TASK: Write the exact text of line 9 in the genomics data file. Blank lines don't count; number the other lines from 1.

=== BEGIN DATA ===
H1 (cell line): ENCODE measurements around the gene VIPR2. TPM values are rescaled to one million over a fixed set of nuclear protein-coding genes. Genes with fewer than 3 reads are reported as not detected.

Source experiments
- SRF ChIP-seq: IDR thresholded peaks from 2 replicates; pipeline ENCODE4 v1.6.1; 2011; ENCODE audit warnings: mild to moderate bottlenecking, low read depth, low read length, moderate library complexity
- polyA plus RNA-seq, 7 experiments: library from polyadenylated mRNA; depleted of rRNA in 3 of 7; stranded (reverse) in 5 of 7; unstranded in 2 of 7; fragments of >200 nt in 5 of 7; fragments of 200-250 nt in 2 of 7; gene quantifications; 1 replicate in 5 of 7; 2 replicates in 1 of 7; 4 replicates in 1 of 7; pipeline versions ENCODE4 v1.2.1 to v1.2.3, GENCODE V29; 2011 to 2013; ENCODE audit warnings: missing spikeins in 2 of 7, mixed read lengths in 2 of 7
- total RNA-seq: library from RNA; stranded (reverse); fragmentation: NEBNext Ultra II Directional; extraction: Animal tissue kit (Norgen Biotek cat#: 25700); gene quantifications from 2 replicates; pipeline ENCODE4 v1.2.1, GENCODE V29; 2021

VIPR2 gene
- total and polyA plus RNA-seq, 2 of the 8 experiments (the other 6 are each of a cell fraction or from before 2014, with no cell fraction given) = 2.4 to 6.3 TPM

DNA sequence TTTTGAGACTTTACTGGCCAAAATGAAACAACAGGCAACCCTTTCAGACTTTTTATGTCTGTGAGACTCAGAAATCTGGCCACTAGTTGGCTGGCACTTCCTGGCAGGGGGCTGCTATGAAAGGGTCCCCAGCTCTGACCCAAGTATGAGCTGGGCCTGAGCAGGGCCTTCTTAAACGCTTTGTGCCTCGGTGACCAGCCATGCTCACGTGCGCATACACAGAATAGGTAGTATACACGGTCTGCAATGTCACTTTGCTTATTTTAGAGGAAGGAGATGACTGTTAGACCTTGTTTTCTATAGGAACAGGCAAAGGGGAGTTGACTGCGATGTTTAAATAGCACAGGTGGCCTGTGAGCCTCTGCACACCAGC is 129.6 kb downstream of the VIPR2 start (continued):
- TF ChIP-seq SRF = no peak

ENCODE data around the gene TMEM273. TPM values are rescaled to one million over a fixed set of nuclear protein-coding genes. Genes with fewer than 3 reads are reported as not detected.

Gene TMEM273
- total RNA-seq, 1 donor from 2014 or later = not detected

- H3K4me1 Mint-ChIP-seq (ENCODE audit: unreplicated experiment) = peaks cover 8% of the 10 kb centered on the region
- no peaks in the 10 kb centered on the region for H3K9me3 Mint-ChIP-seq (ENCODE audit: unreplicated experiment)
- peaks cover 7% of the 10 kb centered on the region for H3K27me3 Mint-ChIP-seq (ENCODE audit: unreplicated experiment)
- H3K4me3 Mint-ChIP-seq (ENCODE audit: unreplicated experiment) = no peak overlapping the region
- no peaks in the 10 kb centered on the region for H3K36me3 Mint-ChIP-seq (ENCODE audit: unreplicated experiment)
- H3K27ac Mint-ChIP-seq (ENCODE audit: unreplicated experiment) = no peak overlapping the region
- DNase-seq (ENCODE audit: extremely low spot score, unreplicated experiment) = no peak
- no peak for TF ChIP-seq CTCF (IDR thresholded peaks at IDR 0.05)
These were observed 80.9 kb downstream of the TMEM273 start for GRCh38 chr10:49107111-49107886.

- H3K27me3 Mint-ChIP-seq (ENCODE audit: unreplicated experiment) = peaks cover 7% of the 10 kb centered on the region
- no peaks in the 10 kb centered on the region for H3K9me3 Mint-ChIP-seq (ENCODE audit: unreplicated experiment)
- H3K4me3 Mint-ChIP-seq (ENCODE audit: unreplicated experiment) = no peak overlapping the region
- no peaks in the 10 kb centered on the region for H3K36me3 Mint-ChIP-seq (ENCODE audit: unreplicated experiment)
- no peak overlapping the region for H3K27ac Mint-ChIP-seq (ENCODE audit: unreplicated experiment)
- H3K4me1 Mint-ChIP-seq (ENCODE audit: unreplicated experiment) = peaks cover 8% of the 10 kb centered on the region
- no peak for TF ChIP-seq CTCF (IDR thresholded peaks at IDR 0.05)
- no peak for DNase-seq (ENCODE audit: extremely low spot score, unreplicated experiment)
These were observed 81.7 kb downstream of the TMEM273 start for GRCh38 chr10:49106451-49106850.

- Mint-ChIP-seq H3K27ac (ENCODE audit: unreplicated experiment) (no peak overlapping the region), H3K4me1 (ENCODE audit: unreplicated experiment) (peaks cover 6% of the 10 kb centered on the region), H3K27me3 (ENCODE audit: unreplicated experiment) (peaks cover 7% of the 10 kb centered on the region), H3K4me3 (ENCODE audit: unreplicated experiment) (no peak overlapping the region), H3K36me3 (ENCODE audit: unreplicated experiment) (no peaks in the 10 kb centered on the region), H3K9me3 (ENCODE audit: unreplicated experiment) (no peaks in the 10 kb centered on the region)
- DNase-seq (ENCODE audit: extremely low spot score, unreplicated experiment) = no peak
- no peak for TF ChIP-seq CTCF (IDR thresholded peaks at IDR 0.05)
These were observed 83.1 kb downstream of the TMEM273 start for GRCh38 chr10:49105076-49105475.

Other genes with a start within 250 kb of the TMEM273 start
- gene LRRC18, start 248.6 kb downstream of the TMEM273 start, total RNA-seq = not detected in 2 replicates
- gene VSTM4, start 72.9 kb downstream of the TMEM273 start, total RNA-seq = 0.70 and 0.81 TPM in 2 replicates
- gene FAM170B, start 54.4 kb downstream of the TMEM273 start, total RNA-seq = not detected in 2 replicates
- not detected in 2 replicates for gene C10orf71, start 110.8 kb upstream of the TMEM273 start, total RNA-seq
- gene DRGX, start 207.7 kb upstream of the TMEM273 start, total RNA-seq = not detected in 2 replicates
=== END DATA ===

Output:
- TF ChIP-seq SRF = no peak